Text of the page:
Last edited by c170b53 on Thu Sep 13, 2018 8:59 pm, edited 1 time in total.
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Re: IOWA'S 170

Postby gahorn » Thu Sep 13, 2018 4:18 pm

I love the smell of aviation fuel in the morning.

Just not in the cabin.

:twisted:
'53 B-model N146YS SN:25713
50th Anniversary of Flight Model. Winner-Best Original 170B, 100th Anniversary of Flight.
An originality nut (mostly) for the right reasons. ;)
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Re: IOWA'S 170

Postby hilltop170 » Fri Sep 14, 2018 8:43 am

My C180 had an aluminum fuel line in the belly from the right tank chafe where it crossed a longitudinal stringer to the point it was almost worn thru. Had it failed, the entire contents of the fuel tanks would have emptied into the belly. It was found at annual.

Once removed, one slight bend by hand broke the tubing in half showing almost no wall thickness left in the chafed area. No telling how much longer it would have lasted before starting to leak.
Richard Pulley
2014-2016 TIC170A Past President
1951 170A, N1715D, s/n 20158, O-300D
Owned from 1973 to 1984.
Bought again in 2006 after 22 years.
It's not for sale!
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Re: IOWA'S 170

Postby iowa » Thu Jan 17, 2019 12:39 pm

good morning
could s.t. tell me how to find
copies of the C170 newsletters online
thanks
dave
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1951 170A 1468D SN 20051
1942 L-4B 2764C USAAC 43-572 (9433)
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Re: IOWA'S 170

Postby cessna170bdriver » Thu Jan 17, 2019 1:29 pm

Hi Dave,

The Flypapers and 160 News are on the members only page of the Association website. You need to be a paid member to get access.
Miles
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Re: IOWA'S 170

Postby ghostflyer » Fri Jan 18, 2019 12:12 am

I have now heard /experienced this fuel leak that Richard had. The fuel line from the right hand tank travelling under the floor . We had 2 early model Cessna,s come through the shop about 3 years ago that had the same issue in various degrees of leakage. So when I was doing my cessna SIDS inspection , that area was all open and to my surprise I had a leak . I hadn’t experienced any smells in the past. On removal [not a easy job] the pipe fractured. I manufactured a new pipe with thicker wall and routed a little differently and supported on the structure a little more evenly.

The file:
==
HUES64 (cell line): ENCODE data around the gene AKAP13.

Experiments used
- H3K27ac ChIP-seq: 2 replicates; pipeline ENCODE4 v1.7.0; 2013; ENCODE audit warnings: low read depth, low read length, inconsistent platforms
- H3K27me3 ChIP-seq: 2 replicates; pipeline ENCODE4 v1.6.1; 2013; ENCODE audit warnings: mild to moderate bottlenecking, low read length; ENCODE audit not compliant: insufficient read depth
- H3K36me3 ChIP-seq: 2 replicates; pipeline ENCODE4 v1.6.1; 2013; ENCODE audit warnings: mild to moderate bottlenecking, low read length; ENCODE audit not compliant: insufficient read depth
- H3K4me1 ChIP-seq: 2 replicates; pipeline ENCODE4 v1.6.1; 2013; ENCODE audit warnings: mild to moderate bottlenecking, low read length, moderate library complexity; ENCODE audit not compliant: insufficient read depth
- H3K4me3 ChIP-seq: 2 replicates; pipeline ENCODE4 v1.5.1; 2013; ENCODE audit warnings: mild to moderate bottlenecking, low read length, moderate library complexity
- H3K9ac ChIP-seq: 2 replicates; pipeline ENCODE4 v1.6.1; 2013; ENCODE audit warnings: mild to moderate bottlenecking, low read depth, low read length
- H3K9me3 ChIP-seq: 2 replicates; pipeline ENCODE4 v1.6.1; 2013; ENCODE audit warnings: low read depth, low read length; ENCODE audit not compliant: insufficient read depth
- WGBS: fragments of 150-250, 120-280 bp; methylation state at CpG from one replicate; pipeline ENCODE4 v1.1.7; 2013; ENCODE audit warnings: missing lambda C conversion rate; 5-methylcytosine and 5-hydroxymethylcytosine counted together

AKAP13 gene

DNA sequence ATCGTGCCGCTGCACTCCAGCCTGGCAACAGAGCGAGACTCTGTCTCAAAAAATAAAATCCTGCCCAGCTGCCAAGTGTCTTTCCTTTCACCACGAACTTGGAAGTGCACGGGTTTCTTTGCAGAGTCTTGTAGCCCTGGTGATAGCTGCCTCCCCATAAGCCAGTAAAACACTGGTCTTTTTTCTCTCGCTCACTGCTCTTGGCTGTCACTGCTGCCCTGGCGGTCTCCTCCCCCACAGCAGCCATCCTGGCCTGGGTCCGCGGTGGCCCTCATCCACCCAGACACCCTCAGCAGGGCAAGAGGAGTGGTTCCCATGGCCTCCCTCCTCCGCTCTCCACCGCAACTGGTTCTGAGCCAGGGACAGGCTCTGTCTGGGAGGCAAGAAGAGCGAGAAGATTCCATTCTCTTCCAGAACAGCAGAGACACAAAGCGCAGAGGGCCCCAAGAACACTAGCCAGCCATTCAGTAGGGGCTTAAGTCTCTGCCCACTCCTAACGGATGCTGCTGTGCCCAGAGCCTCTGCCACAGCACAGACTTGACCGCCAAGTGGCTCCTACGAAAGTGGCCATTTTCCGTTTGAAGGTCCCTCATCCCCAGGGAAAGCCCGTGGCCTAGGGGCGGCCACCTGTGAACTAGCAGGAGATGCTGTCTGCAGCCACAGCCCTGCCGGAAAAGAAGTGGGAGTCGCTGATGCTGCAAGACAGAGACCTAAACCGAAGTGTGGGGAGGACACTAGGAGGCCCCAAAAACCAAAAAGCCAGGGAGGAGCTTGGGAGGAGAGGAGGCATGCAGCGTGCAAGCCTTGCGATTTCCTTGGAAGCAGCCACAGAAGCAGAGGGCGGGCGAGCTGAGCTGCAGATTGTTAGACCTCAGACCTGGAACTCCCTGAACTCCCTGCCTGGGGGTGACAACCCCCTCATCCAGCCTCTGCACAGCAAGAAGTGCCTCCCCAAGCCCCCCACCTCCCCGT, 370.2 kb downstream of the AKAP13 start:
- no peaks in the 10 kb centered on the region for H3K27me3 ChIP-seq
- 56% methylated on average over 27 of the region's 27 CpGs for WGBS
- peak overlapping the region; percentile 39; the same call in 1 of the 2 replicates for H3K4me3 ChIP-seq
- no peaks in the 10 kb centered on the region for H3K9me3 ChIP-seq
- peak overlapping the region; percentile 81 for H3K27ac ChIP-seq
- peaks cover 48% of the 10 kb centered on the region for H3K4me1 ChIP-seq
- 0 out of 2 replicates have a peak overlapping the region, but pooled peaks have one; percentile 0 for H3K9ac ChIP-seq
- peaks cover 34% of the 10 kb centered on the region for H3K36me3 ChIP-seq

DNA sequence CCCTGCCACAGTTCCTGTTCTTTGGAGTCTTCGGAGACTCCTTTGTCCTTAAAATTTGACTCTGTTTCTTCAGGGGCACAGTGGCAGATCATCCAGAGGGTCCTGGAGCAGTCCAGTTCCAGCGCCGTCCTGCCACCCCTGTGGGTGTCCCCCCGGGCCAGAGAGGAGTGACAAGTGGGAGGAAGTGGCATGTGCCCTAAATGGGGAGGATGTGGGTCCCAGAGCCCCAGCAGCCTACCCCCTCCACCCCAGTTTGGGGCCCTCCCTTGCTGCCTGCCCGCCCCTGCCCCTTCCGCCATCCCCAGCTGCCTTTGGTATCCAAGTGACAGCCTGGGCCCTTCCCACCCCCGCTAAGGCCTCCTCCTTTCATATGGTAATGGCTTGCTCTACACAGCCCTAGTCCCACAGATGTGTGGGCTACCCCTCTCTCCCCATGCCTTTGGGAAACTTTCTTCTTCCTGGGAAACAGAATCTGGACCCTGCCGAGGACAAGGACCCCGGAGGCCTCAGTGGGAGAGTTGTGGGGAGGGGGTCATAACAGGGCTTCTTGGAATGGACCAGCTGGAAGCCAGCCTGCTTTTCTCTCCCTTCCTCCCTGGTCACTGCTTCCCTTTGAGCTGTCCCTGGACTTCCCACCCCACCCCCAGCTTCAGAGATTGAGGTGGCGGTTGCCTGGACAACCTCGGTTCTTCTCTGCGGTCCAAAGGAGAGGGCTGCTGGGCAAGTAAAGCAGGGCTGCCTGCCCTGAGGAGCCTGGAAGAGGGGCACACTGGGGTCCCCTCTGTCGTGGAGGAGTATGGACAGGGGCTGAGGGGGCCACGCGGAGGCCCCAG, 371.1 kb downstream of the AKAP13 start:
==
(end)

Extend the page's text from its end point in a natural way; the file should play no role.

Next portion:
Maybe we all should be having a detailed look at this pipe .
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Re: IOWA'S 170

Postby gahorn » Fri Jan 18, 2019 3:46 pm

Those fuel lines between the tanks and the fuel selector valve should be inspected along their ENTIRE LENGTH at EVERY ANNUAL inspection because if they become loose, entangled, or some object becomes loose and rubs against them this can cause a fuel leak that the fuel selector valve CANNOT STOP. In flight this could be a real tragedy.

Good flashlights and mirrors help this inspection and doorpost covers/wing-root fairings and upholstery must be removed to accomplish it. If your annual inspector doesn't do this you're not getting what you're paying for...or you're not paying for what you should be getting....or you may get what you didn't want when you don't want it.
'53 B-model N146YS SN:25713
50th Anniversary of Flight Model. Winner-Best Original 170B, 100th Anniversary of Flight.
An originality nut (mostly) for the right reasons. ;)
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Re: IOWA'S 170

Postby ghostflyer » Fri Jan 18, 2019 9:34 pm

I do all my own 100hrly/12 month and SIDS check and sign for all of it ,but the Rh pipe wear issue is when you are looking back,just after the pipe is connected to the fuel shut off valve there is a bulkhead with a clamp to support the pipe ,it’s in this immediate area that pipe just touches the bulkhead. Then there is no support until the pipe bends up towards the door pillar. However the pipe had become age hardened and brittle .the clamp was Attached on the forward face of the bulkhead and looking behind this area is very hard to see. There a very small mark on the pipe and this where it cracked on removal.
When manufacturing a new pipe I changed direction of the pipe as it is now supported in 3 places and travels closer to the fuselage skin and with less bends.
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Re: IOWA'S 170

Postby gahorn » Fri Jan 18, 2019 11:57 pm

I don't know about Australia but in the U.S. changes to the fuel system design are major alterations and in every case need to be documented.
'53 B-model N146YS SN:25713
50th Anniversary of Flight Model. Winner-Best Original 170B, 100th Anniversary of Flight.
An originality nut (mostly) for the right reasons. ;)